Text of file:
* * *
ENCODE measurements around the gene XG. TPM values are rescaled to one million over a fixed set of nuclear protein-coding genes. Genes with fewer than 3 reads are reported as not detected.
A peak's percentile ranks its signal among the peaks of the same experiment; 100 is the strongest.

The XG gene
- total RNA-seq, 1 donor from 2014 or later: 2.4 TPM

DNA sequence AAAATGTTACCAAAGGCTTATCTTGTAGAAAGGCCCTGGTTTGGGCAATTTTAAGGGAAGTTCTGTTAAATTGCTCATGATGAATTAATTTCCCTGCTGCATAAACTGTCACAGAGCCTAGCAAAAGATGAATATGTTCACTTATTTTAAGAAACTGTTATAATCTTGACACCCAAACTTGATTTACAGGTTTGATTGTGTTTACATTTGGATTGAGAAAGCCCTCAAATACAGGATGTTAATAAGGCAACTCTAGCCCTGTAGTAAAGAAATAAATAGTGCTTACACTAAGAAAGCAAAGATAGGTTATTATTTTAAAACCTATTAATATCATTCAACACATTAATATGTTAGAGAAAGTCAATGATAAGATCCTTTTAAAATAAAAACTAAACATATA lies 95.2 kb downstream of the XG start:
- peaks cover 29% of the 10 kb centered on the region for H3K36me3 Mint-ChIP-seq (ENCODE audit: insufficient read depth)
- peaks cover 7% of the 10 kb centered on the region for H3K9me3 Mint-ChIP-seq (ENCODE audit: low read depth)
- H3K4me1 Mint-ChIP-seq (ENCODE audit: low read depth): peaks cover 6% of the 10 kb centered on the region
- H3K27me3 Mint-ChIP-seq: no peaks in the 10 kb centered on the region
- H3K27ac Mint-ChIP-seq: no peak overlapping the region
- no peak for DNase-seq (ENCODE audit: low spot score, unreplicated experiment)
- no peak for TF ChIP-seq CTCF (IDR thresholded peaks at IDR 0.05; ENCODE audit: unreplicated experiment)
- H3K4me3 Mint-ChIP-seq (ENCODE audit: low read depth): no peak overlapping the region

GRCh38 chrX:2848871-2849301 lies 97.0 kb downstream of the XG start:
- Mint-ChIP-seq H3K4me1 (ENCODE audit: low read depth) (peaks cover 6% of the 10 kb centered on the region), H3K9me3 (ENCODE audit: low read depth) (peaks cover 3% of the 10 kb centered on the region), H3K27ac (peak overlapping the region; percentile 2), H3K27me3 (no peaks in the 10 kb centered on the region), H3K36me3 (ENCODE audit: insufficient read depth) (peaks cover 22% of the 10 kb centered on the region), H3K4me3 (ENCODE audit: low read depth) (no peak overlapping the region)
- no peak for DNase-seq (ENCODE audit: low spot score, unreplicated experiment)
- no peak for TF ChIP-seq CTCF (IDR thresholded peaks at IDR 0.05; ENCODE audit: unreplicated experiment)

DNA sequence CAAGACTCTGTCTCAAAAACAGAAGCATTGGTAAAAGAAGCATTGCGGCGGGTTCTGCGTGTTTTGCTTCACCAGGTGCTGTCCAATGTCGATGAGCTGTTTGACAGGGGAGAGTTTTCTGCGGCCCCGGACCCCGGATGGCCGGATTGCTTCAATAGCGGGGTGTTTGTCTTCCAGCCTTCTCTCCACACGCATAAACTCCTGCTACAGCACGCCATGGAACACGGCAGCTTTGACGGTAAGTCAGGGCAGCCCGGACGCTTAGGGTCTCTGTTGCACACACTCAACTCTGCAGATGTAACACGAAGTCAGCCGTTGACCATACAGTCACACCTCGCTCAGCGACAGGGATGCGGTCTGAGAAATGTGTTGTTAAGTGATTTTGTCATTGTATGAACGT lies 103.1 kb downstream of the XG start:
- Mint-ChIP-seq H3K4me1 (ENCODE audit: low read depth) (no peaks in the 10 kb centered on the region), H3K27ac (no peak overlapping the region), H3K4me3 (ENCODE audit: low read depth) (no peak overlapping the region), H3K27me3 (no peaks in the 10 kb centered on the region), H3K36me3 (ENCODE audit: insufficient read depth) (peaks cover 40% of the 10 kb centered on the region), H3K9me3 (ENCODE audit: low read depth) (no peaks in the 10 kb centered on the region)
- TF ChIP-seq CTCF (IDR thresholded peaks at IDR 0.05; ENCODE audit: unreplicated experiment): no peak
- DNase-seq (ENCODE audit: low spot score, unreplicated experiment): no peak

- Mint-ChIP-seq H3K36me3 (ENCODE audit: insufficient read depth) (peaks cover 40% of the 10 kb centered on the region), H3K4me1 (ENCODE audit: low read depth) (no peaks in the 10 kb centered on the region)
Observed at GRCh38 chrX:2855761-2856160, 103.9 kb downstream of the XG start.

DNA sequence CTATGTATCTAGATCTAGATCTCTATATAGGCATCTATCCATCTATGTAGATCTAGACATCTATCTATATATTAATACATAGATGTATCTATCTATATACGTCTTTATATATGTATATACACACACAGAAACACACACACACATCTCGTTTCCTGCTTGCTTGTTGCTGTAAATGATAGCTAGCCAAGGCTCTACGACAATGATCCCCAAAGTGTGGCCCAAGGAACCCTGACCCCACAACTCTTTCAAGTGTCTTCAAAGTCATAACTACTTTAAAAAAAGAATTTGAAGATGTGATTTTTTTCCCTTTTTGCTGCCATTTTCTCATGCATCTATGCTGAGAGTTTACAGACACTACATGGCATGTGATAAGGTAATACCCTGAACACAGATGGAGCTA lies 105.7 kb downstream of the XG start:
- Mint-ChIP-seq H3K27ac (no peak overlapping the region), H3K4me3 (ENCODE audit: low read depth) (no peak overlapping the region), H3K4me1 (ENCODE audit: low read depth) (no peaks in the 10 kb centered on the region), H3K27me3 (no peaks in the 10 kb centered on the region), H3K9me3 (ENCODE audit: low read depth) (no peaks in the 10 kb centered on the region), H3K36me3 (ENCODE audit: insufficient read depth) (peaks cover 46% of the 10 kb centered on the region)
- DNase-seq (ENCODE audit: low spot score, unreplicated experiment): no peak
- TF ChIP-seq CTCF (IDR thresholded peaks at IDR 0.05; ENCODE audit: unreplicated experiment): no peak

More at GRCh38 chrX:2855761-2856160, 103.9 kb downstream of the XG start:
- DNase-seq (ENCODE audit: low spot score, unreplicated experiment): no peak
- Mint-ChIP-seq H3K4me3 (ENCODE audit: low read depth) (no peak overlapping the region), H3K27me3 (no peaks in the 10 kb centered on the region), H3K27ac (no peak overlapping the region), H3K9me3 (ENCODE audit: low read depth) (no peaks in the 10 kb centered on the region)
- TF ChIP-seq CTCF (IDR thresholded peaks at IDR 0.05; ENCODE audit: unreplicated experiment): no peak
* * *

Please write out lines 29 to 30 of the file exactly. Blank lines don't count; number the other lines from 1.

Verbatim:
- DNase-seq (ENCODE audit: low spot score, unreplicated experiment): no peak
- Mint-ChIP-seq H3K4me3 (ENCODE audit: low read depth) (no peak overlapping the region), H3K27me3 (no peaks in the 10 kb centered on the region), H3K27ac (no peak overlapping the region), H3K9me3 (ENCODE audit: low read depth) (no peaks in the 10 kb centered on the region)